Japanese Prime Minister Shinzo Abe is set to resign following concerns over his health, national broadcaster NHK said on Aug. 28, adding that he wanted to avoid causing problems to government due to a worsening of his chronic health condition.
Hiroshige Seko, a party secretary general for the Upper House of the parliament, confirmed that Abe told party executives he is resigning as prime minister. Seko said Abe told his party he resigning in order not to cause disruptions.
The 65-year-old prime minister worked at his official residence every day during the summer to manage the CCP (Chinese Communist Party) virus outbreak, commonly known as coronavirus—leading the governments response and holding frequent news conferences before and during a state of emergency he declared in April.
But on Aug. 17, he visited Keio University Hospital for almost 8 hours, telling reporters that he was undergoing tests to maintain his health. He returned for the second time in two weeks on Aug. 24, saying he was getting a report on the test results.
While no further details regarding the nature of his illness have been shared, Abe suffers from ulcerative colitis—an inflammatory bowel condition that was partly blamed for cutting short his first term in office in 2007.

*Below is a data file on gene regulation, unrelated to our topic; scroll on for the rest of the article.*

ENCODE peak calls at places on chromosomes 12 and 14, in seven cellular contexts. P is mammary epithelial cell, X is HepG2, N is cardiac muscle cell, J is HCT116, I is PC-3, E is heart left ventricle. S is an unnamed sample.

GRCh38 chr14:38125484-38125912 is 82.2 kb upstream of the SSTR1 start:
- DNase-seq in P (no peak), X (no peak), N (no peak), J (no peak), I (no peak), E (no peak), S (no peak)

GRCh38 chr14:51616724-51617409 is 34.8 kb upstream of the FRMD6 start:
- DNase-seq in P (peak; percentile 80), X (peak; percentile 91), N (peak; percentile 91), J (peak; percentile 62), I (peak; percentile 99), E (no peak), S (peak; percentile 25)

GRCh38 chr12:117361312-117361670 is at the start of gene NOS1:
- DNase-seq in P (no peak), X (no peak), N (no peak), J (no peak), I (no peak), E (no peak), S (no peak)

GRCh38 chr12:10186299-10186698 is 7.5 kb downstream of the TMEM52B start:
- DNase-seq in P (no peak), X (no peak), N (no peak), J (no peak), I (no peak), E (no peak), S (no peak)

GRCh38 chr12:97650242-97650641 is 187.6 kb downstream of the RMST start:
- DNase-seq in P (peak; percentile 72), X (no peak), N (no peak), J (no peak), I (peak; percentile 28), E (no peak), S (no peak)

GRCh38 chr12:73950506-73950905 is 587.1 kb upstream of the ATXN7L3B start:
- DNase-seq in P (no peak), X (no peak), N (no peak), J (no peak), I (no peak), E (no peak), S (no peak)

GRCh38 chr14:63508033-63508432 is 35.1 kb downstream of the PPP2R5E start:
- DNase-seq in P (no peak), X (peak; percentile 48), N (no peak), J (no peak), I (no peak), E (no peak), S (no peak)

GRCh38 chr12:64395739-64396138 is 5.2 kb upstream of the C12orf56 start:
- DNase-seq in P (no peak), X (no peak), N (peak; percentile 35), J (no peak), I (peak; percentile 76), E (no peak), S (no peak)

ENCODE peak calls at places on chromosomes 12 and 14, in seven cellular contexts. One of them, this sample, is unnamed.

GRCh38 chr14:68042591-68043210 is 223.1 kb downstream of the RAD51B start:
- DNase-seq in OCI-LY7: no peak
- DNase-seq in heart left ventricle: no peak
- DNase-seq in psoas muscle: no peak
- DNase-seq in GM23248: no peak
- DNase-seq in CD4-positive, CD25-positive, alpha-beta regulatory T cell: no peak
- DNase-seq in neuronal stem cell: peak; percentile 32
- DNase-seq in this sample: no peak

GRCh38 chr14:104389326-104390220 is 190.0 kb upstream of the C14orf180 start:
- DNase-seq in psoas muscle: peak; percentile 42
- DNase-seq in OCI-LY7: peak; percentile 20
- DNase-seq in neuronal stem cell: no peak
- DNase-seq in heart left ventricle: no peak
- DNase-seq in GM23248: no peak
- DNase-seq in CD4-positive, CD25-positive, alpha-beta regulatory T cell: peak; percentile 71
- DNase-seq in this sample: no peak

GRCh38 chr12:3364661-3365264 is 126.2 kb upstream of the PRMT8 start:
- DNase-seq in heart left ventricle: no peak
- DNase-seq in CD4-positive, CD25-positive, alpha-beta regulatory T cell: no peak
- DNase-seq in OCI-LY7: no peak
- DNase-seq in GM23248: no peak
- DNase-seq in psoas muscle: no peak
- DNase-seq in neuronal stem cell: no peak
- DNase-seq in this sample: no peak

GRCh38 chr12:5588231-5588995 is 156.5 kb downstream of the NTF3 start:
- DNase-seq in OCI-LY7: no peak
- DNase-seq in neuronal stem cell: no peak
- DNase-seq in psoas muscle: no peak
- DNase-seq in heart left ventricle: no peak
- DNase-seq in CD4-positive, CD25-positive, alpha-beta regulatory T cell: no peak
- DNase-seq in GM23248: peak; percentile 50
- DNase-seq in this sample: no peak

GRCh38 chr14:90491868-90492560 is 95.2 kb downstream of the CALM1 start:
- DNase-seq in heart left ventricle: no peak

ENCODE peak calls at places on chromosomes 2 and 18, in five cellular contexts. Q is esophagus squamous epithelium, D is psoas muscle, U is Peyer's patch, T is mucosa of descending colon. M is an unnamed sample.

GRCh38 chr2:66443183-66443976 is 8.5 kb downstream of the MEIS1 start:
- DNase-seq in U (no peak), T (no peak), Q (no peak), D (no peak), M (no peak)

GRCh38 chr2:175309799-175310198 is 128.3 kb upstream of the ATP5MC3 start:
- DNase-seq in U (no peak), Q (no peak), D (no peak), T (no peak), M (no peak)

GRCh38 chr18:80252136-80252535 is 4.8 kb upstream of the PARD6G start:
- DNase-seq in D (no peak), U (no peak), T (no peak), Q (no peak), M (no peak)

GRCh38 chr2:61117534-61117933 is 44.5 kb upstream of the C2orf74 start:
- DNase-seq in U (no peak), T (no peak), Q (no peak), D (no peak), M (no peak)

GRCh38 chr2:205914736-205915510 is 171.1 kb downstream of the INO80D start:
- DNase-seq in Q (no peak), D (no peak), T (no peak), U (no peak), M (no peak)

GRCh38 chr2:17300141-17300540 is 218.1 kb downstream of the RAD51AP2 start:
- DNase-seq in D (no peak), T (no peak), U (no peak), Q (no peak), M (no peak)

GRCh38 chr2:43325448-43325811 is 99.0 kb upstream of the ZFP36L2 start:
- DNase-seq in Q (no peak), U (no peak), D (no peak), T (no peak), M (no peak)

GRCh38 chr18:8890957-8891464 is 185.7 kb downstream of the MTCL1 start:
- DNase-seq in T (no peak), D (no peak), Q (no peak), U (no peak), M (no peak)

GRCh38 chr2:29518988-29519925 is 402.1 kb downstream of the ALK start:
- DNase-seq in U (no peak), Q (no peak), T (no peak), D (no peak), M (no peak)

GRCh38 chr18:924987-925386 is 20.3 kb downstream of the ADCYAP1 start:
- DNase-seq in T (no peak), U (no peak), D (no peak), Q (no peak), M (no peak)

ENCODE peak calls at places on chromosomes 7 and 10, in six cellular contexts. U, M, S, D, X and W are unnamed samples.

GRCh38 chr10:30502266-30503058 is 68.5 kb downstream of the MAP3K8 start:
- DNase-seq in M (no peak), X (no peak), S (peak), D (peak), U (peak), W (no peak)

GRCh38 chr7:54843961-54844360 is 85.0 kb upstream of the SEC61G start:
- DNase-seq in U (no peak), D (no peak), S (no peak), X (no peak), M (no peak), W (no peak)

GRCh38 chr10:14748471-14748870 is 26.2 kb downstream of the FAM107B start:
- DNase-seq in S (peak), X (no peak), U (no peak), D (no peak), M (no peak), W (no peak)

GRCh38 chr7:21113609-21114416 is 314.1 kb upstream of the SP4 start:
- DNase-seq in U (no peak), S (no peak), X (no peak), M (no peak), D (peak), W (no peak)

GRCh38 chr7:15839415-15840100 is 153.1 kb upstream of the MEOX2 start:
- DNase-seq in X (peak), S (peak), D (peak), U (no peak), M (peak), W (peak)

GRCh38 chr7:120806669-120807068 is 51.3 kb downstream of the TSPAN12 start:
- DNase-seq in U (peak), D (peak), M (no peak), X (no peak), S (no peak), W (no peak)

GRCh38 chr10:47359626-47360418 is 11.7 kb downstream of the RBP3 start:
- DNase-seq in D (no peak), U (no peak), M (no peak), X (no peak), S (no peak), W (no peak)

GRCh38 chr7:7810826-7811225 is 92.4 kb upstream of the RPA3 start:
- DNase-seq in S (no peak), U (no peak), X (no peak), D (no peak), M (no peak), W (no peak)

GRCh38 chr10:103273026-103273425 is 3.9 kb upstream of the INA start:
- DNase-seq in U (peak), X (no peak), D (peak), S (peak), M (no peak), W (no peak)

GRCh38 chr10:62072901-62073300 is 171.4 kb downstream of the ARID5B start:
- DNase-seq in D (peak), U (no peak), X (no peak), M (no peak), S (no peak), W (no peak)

Chief cabinet secretary Yoshihide Suga insisted this week that Abe would carry on until his term as Liberal Democratic party (LDP) president and as prime minister ends in September 2021.
He said he had met Abe twice a day and had not noticed anything that indicated he was in poor health.
“I see him every day and I havent noticed anything different,” he said at the time.
“Its premature to talk about post-Abe, as he still has over a year left in his term,” he added.
Abe, already the countrys longest-serving prime minister, on Monday broke a half-century-old record set by his great uncle Eisaku Sato for the longest consecutive tenure as prime minister.
He first became prime minister in 2006 before resigning after a year in office, in part because of the chronic bowel illness.
After stepping down, he said a drug was helping keRead More – Source